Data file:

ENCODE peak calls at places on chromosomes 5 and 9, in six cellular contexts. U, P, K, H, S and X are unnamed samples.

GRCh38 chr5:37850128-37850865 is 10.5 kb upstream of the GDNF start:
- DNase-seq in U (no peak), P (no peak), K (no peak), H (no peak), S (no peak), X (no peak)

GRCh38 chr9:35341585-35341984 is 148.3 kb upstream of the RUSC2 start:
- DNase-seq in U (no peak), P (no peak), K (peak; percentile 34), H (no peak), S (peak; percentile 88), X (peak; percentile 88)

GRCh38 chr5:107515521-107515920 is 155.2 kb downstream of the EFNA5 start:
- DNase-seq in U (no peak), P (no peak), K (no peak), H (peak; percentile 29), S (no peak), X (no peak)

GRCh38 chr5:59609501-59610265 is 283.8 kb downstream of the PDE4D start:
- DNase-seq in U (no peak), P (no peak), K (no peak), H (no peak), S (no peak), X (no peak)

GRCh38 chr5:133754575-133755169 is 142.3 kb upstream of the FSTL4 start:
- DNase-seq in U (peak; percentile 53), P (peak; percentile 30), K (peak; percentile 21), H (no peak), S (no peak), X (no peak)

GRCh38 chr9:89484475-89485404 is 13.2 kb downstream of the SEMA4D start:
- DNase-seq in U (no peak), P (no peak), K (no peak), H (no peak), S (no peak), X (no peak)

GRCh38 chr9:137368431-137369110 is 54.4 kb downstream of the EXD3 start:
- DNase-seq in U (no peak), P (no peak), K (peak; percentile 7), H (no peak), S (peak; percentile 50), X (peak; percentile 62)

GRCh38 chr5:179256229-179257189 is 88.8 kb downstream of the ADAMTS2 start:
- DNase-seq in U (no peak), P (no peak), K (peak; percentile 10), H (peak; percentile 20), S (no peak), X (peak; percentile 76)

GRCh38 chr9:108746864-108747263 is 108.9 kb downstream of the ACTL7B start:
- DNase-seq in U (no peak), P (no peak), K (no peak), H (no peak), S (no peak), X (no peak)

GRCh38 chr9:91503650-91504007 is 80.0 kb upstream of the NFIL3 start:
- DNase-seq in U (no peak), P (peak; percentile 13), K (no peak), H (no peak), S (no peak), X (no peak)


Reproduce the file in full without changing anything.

ENCODE peak calls at places on chromosomes 5 and 9, in six cellular contexts. U, P, K, H, S and X are unnamed samples.

GRCh38 chr5:37850128-37850865 is 10.5 kb upstream of the GDNF start:
- DNase-seq in U (no peak), P (no peak), K (no peak), H (no peak), S (no peak), X (no peak)

GRCh38 chr9:35341585-35341984 is 148.3 kb upstream of the RUSC2 start:
- DNase-seq in U (no peak), P (no peak), K (peak; percentile 34), H (no peak), S (peak; percentile 88), X (peak; percentile 88)

GRCh38 chr5:107515521-107515920 is 155.2 kb downstream of the EFNA5 start:
- DNase-seq in U (no peak), P (no peak), K (no peak), H (peak; percentile 29), S (no peak), X (no peak)

GRCh38 chr5:59609501-59610265 is 283.8 kb downstream of the PDE4D start:
- DNase-seq in U (no peak), P (no peak), K (no peak), H (no peak), S (no peak), X (no peak)

GRCh38 chr5:133754575-133755169 is 142.3 kb upstream of the FSTL4 start:
- DNase-seq in U (peak; percentile 53), P (peak; percentile 30), K (peak; percentile 21), H (no peak), S (no peak), X (no peak)

GRCh38 chr9:89484475-89485404 is 13.2 kb downstream of the SEMA4D start:
- DNase-seq in U (no peak), P (no peak), K (no peak), H (no peak), S (no peak), X (no peak)

GRCh38 chr9:137368431-137369110 is 54.4 kb downstream of the EXD3 start:
- DNase-seq in U (no peak), P (no peak), K (peak; percentile 7), H (no peak), S (peak; percentile 50), X (peak; percentile 62)

GRCh38 chr5:179256229-179257189 is 88.8 kb downstream of the ADAMTS2 start:
- DNase-seq in U (no peak), P (no peak), K (peak; percentile 10), H (peak; percentile 20), S (no peak), X (peak; percentile 76)

GRCh38 chr9:108746864-108747263 is 108.9 kb downstream of the ACTL7B start:
- DNase-seq in U (no peak), P (no peak), K (no peak), H (no peak), S (no peak), X (no peak)

GRCh38 chr9:91503650-91504007 is 80.0 kb upstream of the NFIL3 start:
- DNase-seq in U (no peak), P (peak; percentile 13), K (no peak), H (no peak), S (no peak), X (no peak)